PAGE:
A closer view of commercial auto risksBy Jim Davidson | September 14, 2015
There’s a difference between a 12 year-old truck and one that’s 24. There’s also a difference between insuring a company with five trucks and one with 200.
And it’s those differences, along with the growing and diverse use of vehicles in business, that have informed ISO’s new optional class plan for Commercial Auto Trucks, Tractors, Trailers, and Private Passenger Types. The optional plan, which we expect to file beginning in September, will feature more detailed rating variables for factors such as age, cost, and commercial segment. It’s designed to help insurers better distinguish among risks and provide them with more precise estimates of expected loss.
Why a new plan?
The class plans that much of the insurance industry uses today are based on actuarial methods that are more than 40 years old. And in that time, the risks have changed dramatically.
Consider the number of large trucks on the road today, and the number of accidents they’re involved in. According to the U.S. Department of Transportation, there were more than 10 million registered commercial trucks in the United States in 2013, which together, traveled 275 billion miles. Those trucks were involved in more than 126,000 crashes, resulting in more than 4,000 deaths and more than 66,000 injuries.
At the same time, the economy has also evolved, creating new uses for commercial vehicles. Online retailers, restaurants, and even dog groomers are just a few of the businesses that use trucks to distribute their goods and services.
Each of those businesses uses different vehicles to serve its customers and present a wide range of exposures that insurers need to consider when underwriting Commercial Auto Trucks, Tractors, Trailers and Private Passenger policies.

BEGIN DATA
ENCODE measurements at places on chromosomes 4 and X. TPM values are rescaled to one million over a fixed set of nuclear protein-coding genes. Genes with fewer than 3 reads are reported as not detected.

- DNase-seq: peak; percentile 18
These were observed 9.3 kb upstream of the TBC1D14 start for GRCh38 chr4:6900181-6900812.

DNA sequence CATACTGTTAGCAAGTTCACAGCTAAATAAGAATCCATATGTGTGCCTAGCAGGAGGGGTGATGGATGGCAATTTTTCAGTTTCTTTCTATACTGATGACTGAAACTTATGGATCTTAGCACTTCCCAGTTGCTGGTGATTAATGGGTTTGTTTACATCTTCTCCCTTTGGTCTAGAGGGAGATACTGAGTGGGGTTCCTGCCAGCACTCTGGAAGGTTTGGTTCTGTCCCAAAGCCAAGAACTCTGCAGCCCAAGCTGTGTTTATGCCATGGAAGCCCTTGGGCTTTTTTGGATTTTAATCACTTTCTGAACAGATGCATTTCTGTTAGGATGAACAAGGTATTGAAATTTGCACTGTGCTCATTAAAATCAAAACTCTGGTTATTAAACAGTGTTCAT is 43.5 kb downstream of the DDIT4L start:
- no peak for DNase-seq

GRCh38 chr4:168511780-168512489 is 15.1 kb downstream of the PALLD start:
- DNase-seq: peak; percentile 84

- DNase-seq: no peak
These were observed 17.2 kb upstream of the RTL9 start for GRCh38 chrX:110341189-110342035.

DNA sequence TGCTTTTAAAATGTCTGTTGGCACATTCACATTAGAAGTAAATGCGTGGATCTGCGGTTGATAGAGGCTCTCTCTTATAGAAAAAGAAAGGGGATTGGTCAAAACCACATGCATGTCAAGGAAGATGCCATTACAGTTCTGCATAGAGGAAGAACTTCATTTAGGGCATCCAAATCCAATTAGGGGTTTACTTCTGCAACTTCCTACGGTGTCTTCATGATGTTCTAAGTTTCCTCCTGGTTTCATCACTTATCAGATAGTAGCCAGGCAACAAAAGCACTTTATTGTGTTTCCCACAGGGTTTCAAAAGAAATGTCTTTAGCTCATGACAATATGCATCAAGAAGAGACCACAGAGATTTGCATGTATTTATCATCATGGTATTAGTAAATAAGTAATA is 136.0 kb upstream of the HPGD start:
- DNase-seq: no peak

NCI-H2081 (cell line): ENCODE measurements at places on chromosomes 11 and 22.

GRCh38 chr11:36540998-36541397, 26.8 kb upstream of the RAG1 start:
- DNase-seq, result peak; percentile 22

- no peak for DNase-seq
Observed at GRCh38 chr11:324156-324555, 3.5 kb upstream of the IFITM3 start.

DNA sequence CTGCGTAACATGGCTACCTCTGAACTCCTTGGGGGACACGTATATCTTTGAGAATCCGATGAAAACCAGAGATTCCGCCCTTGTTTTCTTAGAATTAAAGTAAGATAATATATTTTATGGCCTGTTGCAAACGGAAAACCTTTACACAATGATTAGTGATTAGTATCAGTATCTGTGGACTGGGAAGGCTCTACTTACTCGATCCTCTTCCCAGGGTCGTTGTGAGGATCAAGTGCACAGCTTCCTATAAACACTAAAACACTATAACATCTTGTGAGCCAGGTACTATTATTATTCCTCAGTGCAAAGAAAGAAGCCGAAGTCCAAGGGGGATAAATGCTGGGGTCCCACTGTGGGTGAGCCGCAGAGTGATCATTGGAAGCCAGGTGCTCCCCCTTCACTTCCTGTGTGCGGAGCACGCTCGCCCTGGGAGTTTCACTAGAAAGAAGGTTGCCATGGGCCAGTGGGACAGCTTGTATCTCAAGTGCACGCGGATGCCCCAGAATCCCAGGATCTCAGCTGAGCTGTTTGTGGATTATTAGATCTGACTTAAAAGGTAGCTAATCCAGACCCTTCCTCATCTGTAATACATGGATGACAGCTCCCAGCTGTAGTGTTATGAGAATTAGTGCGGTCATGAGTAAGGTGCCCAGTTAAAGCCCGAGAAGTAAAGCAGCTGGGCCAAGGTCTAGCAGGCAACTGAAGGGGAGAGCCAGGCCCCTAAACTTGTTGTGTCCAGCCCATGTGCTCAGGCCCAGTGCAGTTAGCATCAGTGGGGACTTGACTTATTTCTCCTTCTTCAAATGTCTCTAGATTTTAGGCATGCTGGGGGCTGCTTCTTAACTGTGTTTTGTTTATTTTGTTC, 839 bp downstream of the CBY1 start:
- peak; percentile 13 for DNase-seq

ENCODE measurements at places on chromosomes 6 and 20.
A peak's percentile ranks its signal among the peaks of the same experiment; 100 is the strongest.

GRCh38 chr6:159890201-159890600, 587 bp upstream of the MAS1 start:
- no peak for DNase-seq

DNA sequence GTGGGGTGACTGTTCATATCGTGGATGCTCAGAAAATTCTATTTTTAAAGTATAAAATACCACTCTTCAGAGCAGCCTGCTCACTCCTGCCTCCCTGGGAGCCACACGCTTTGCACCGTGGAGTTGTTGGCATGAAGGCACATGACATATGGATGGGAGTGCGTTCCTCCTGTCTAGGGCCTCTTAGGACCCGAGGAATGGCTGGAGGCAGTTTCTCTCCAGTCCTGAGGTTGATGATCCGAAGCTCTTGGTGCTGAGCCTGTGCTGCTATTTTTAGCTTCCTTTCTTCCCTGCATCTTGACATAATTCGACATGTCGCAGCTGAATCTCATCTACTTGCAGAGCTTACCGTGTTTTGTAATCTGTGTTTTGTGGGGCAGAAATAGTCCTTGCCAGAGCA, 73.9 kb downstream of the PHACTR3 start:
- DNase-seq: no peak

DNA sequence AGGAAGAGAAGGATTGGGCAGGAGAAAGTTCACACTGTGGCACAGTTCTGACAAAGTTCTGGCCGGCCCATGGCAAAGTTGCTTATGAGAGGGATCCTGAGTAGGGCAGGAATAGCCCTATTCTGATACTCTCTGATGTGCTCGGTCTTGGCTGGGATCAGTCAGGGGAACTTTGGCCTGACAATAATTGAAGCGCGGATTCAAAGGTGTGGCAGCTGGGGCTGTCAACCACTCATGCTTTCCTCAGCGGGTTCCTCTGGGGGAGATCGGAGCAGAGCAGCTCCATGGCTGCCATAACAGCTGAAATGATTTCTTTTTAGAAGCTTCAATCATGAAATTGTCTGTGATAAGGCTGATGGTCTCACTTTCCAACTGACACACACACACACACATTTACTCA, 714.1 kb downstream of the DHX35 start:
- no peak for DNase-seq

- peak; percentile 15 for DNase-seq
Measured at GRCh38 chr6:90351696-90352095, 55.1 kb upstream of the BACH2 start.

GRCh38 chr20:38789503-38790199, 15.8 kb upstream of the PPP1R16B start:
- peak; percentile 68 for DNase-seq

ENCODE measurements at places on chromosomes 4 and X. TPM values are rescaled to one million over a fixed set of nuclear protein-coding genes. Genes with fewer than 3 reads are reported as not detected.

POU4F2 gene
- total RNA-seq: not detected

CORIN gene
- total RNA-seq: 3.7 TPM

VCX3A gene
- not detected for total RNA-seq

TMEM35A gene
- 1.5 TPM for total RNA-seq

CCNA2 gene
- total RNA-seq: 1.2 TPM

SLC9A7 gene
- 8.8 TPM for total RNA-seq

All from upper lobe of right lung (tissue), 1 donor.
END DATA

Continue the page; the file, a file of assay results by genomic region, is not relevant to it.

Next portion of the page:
How does the plan work?
In the new plan, we’ve moved beyond traditional methods to increase granularity with regard to our current rating variables, including vehicle age, vehicle cost, commercial segment, and purpose/use of vehicle. We’ve also added the NAICS (North American Industrial Classification System) to the model, a system that groups business establishments into industries according to similarity in the processes used to produce goods or services.
The new plan differs from the current plan manual in a number of ways, including:
When will the new plan go into effect?
Our goal is to have the new optional class plan permanently replace the current ISO manual, no earlier than 2019. But, in the interim, ISO participating insurers can continue to use the current manual if they like, or until they feel ready to implement the new optional class plan. Those who adopt the optional class plan are responsible to independently notify regulatory authorities, as appropriate.
If you would like more information or have any questions, please feel free to contact me at James.Davidson@verisk.com or 201-469-2679.